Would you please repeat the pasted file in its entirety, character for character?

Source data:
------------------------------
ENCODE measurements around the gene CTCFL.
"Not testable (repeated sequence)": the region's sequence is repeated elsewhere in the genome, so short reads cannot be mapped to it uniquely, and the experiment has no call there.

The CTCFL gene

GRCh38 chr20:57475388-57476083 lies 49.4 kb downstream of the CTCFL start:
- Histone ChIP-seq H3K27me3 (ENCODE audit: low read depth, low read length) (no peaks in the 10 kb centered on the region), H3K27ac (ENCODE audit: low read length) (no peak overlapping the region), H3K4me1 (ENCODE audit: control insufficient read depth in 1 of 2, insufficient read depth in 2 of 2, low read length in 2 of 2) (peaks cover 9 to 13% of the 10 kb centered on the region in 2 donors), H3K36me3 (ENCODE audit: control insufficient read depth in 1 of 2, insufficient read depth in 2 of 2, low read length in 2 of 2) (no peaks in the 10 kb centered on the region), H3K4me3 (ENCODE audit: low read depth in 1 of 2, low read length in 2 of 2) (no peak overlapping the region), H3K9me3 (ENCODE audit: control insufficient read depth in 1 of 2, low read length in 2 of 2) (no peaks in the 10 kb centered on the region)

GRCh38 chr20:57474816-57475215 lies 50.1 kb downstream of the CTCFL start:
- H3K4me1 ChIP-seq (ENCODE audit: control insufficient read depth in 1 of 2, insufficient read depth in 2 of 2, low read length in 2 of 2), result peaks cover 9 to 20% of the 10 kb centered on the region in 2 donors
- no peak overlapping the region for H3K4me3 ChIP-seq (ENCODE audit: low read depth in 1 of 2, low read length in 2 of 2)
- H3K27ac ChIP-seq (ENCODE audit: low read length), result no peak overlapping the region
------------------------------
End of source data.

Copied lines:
ENCODE measurements around the gene CTCFL.
"Not testable (repeated sequence)": the region's sequence is repeated elsewhere in the genome, so short reads cannot be mapped to it uniquely, and the experiment has no call there.

The CTCFL gene

GRCh38 chr20:57475388-57476083 lies 49.4 kb downstream of the CTCFL start:
- Histone ChIP-seq H3K27me3 (ENCODE audit: low read depth, low read length) (no peaks in the 10 kb centered on the region), H3K27ac (ENCODE audit: low read length) (no peak overlapping the region), H3K4me1 (ENCODE audit: control insufficient read depth in 1 of 2, insufficient read depth in 2 of 2, low read length in 2 of 2) (peaks cover 9 to 13% of the 10 kb centered on the region in 2 donors), H3K36me3 (ENCODE audit: control insufficient read depth in 1 of 2, insufficient read depth in 2 of 2, low read length in 2 of 2) (no peaks in the 10 kb centered on the region), H3K4me3 (ENCODE audit: low read depth in 1 of 2, low read length in 2 of 2) (no peak overlapping the region), H3K9me3 (ENCODE audit: control insufficient read depth in 1 of 2, low read length in 2 of 2) (no peaks in the 10 kb centered on the region)

GRCh38 chr20:57474816-57475215 lies 50.1 kb downstream of the CTCFL start:
- H3K4me1 ChIP-seq (ENCODE audit: control insufficient read depth in 1 of 2, insufficient read depth in 2 of 2, low read length in 2 of 2), result peaks cover 9 to 20% of the 10 kb centered on the region in 2 donors
- no peak overlapping the region for H3K4me3 ChIP-seq (ENCODE audit: low read depth in 1 of 2, low read length in 2 of 2)
- H3K27ac ChIP-seq (ENCODE audit: low read length), result no peak overlapping the region